Herbert Baker

The African Architect 1 (1 August 1911):68-73.

One of Britain's most distinguished architects of the early twentieth century, Herbert Baker (1862-1946) began his architectural career articled to his cousin, the London architect, Arthur Baker. Herbert studied at the Royal Academy School of Architecture and found work at the office of Sir Ernest George where Edwin Lutyens was also a pupil. He became an Associate Member of the Royal Institute of British Architects in 1890 and the recipient of its Ashpitel Prize the previous year when he came first in the examination list.

Moving to South Africa in 1892, he gained the notice of Cecil Rhodes who retained him to restore his Cape Dutch mansion, Groote Schuur. Rhodes, pleased with the results, provided funds for Baker to visit Mediterranean countries to study their architectural traditions and achievements. On Baker's return to South Africa he found himself in demand and designed many buildings that evoked the early Cape Dutch style. This included a completely new Groote Schuur in 1896 after the destruction by fire of the original. In 1902 Baker moved to Johannesburg, and there as in Bloemfontein and Pretoria, as well as in Rhodesia, he executed commissions for many major buildings.

His most important work, the Union Buildings--the administrative center of the Union of South Africa, consist of a semicircular colonnaded central block with two wings. They occupy an elevated site and face gardens descending down in hill in a series of terraces. Baker began his designs for this composition in 1909, and among his papers is a sketch of how streets might be laid out nearby to enhance its appearance. Perhaps it was then that he began to think about the problems of town planning articulated in this address delivered at Pretorian Normal College.

In 1912 Baker joined Edwin Lutyens in designing the government buildings for New Delhi whose plan Lutyens and others had just completed. Baker designed the two Secretariat buildings flanking the great axis leading to what was then the Viceroy's Palace. In 1913 Baker began his practice in London. He and his partner, Alexander Scott designed the new Bank of England, India House, and South Africa House, among others. Near the end of the most productive phase of his career Baker received a knighthood, was elected to the Royal Academy, had conferred on him the Royal gold medal for architecture in 1927, and received honorary degrees from Witwatersrand and Oxford Universities.

The text below omits the first portion of Baker's lecture dealing entirely with the subject of architecture and architectural styles.

Speaking in Pretoria, where the Government and Municipality are exerting themselves to make the city worthy of the administrative capital, I must add a few words on the art of town planning. It is an art which has but lately come to the front, and been raised to the rank of the older arts. London and Liverpool have recently instituted chairs of civic design in their universities. I hope those are examples which Capetown and Pretoria will some day follow. There is no art which, in the long run, is more profitable to a city, nor any field in which good seed, well sown, will ultimately reap a richer harvest. The seed and the sowing cost little; but as generations may pass between seed­time and harvest, town planning, like forestry, should be husbanded by Governments and not by individuals. John Burns, who has thrown himself so fervently into the efforts to redeem the faults of over­grown London, in a recent speech said: "An enormous amount of the £25,000,000 per annum we are now spending in London would not have been necessary if Wren's plans after the great fire had been adopted; or if, a hundred, or even eighty, years ago, inspired by his plans and ideals as to what the city would have been, they had created a chair of town planning at the London University."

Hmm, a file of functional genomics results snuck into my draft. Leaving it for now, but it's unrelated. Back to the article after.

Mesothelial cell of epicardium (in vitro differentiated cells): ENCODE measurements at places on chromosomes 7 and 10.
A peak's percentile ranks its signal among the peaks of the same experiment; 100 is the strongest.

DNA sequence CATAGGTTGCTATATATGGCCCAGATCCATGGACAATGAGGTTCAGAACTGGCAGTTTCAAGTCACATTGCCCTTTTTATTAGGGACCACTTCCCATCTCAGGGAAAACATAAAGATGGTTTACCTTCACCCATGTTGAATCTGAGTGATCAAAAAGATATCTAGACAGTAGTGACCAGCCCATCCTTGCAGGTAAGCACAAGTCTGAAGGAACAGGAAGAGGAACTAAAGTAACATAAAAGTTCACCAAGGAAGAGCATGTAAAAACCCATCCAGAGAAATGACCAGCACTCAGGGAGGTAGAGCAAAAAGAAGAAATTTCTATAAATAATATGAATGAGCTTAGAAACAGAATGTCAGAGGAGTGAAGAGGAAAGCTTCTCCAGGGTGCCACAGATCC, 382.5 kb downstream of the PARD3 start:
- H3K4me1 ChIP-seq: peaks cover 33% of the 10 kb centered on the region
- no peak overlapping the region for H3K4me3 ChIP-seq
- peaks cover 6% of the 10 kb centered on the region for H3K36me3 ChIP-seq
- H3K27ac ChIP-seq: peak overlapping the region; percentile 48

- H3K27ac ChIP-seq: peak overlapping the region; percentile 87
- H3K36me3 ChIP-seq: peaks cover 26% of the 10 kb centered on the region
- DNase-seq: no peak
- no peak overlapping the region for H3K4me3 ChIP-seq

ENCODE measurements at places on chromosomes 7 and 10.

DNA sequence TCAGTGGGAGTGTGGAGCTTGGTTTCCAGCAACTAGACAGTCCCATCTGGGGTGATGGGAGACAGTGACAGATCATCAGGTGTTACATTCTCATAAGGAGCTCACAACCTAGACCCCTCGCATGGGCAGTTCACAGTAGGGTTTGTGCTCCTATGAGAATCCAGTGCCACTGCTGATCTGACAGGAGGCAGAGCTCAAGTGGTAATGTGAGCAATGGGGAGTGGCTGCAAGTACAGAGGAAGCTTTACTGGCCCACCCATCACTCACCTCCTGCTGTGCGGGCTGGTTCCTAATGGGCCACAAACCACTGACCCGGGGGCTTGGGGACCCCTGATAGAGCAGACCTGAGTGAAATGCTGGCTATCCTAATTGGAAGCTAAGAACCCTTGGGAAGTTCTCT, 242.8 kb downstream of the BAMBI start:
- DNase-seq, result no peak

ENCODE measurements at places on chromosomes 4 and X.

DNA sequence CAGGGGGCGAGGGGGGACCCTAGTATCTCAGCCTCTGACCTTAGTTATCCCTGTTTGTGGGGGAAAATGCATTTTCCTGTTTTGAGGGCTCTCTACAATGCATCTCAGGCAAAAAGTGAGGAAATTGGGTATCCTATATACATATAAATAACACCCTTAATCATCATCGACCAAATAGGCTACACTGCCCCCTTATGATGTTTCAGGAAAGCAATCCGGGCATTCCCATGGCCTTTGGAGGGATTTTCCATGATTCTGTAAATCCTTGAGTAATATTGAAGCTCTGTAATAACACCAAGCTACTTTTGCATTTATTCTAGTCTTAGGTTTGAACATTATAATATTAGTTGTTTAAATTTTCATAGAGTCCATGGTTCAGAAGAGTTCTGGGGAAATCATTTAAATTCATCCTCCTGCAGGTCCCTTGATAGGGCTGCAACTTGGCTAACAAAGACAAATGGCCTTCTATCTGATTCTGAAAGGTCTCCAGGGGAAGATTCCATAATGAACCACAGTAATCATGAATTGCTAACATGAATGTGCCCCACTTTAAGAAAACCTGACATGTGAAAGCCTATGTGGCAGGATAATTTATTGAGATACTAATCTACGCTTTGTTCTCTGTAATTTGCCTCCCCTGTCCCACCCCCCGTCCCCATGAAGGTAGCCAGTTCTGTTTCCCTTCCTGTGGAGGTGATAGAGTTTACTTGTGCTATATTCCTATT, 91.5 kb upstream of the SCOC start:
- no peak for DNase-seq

Even in beautiful Paris, the authorities have authorised, I believe, an expenditure of £25,000,000 to undo mistakes made in the past. Most of the larger towns of America--Washington, Philadelphia, and Chicago, certainly--are spending vast sums to rectify the bad initial planning of their towns, which have grown up in the past much in the same haphazard manner in which our South African towns have grown. Every large town, with any civic pride, in the old and new world is now regretting past neglect, and considering schemes for improvements; so it is full time we in South Africa bestirred ourselves. The capital of the United States was saved by the foresight of General Washington, who employed a French architect trained in the great school of Le Nôtre, the French master of landscape design. As it is, through not keeping strictly to L'Enfant's plan, when the first enthusiasm died, and the usual cold fit came on, millions are now being, and will have to be, spent for expropriation. Jerry buildings and even railways were built on the architect's vistas.

Growth of Modern Towns

Modern towns are not created, as old ones often were, by the fiat of a despot. Democratic communities grow in a less arbitrary manner. Alexander and the great building emperors, such as Trajan, Hadrian, and Constantine, took very direct methods to establish their new cities. They carried with them in the imperial progresses through their empire architects, armies of workmen and craftsmen. Towns laid out on scientific and artistic principles sprang up like magic. Constantine, in his new capital of the empire, not only endowed this new capital with magnificent architecture and all the arts, but he took more direct measures to force population. If the Roman patrician families refused to migrate to the new capital, the emperor ordered the father of the family away to the frontier in Gaul or Britain. When he came back he found that all his family and household goods had been removed and installed in a new house in Constantinople. Peter the Great, I believe, did the same at St. Petersburg. Thus town planning was an easier problem under imperial than under our modern democratic systems.